The Latest: Missing Zimbabwe activist's brother votes

The Latest on Zimbabwe’s election (all times local):

9:15 a.m.

One of Zimbabwe’s voters is the brother of Itai Dzamara, an activist abducted by suspected state agents in 2015 after urging longtime ruler Robert Mugabe to resign at a time when most Zimbabweans dared not do so.

Patson Dzamara says on Twitter that change is coming and he thanks his brother for “blazing a trail for me and others” with his brazen and sometimes solitary protests. “My brother Itai Dzamara, this is for you. I did it for you.”

The missing activist’s family and supporters have called on President Emmerson Mnangagwa, a former Mugabe enforcer, to explain what happened to Dzamara after he was bundled into a car by five unidentified men.

Mnangagwa, who took over after Mugabe resigned in November, has not responded. Mugabe on Sunday called Dzamara “that character” and claimed not to know about his fate.

Patson Dzamara says he supports Nelson Chamisa, the main opposition leader.

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9:05 a.m.

Zimbabwe’s president is urging the country to remain peaceful during a historic election, saying that “We are one people, with one dream and one destiny. We will sink or swim together.”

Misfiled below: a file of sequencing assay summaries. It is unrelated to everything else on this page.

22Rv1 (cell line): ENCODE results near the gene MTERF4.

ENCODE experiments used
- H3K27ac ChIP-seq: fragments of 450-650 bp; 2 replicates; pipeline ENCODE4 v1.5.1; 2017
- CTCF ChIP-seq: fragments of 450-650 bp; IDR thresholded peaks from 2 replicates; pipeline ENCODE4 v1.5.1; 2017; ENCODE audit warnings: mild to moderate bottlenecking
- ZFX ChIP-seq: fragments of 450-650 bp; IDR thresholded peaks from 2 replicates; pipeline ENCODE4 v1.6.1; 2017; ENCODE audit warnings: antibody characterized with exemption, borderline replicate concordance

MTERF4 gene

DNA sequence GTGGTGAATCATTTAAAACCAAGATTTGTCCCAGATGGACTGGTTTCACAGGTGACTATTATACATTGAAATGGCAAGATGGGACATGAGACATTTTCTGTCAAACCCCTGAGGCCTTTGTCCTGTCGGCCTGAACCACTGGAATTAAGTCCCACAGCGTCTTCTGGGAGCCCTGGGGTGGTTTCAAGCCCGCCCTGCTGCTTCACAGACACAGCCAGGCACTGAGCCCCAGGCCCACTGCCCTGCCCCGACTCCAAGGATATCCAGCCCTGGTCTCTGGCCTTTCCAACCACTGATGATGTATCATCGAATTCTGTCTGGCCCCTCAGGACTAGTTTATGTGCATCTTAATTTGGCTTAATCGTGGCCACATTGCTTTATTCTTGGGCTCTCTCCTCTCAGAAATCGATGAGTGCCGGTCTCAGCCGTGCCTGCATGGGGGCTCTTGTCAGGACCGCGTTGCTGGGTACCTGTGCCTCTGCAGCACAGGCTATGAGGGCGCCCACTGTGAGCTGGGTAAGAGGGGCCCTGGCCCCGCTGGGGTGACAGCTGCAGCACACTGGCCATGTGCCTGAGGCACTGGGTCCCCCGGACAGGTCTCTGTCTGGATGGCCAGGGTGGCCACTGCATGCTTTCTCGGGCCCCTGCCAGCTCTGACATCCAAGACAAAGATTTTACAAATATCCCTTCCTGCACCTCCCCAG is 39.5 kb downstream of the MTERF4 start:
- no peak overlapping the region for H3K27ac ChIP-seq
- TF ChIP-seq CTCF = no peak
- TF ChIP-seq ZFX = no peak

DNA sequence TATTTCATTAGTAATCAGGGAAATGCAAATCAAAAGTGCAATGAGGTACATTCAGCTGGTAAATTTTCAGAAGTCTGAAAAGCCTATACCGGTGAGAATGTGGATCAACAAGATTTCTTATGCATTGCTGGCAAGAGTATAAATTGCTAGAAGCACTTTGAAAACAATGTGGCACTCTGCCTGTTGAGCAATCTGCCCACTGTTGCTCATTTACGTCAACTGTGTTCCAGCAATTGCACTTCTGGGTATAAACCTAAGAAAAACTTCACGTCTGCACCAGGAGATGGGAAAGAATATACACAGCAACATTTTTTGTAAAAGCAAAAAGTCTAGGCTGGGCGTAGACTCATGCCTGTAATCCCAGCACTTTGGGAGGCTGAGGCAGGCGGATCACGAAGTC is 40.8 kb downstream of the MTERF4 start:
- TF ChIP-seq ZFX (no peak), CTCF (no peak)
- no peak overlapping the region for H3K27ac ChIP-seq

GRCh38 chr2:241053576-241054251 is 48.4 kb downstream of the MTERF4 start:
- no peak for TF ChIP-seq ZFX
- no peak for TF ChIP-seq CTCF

The 75-year-old President Emmerson Mnangagwa took over after longtime leader Robert Mugabe stepped down in November under military pressure.

Mnangagwa’s top challenger is 40-year-old Nelson Chamisa, who took over the main opposition party after the death of longtime Mugabe challenger Morgan Tsvangirai in February.

Zimbabwe’s more than 5 million registered voters are forming long lines in the capital, Harare, and elsewhere.

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7:05 a.m.

Zimbabweans are voting in their first election without Robert Mugabe on the ballot, a contest that could bring international legitimacy and investment or signal more stagnation if the vote is seriously flawed.

About 5.5 million people are registered to vote on Monday in this southern African nation anxious for change after decades of economic paralysis and the nearly four-decade rule of the 94-year-old Mugabe.

Long lines of voters are waiting outside some polling stations. Thousands of election monitors are in the country to observe a process that the opposition says is biased against them.

The two main contenders are 75-year-old President Emmerson Mnangagwa, a former deputy president who took over from Mugabe last year, and Nelson Chamisa, who became head of the main opposition party just a few months ago.

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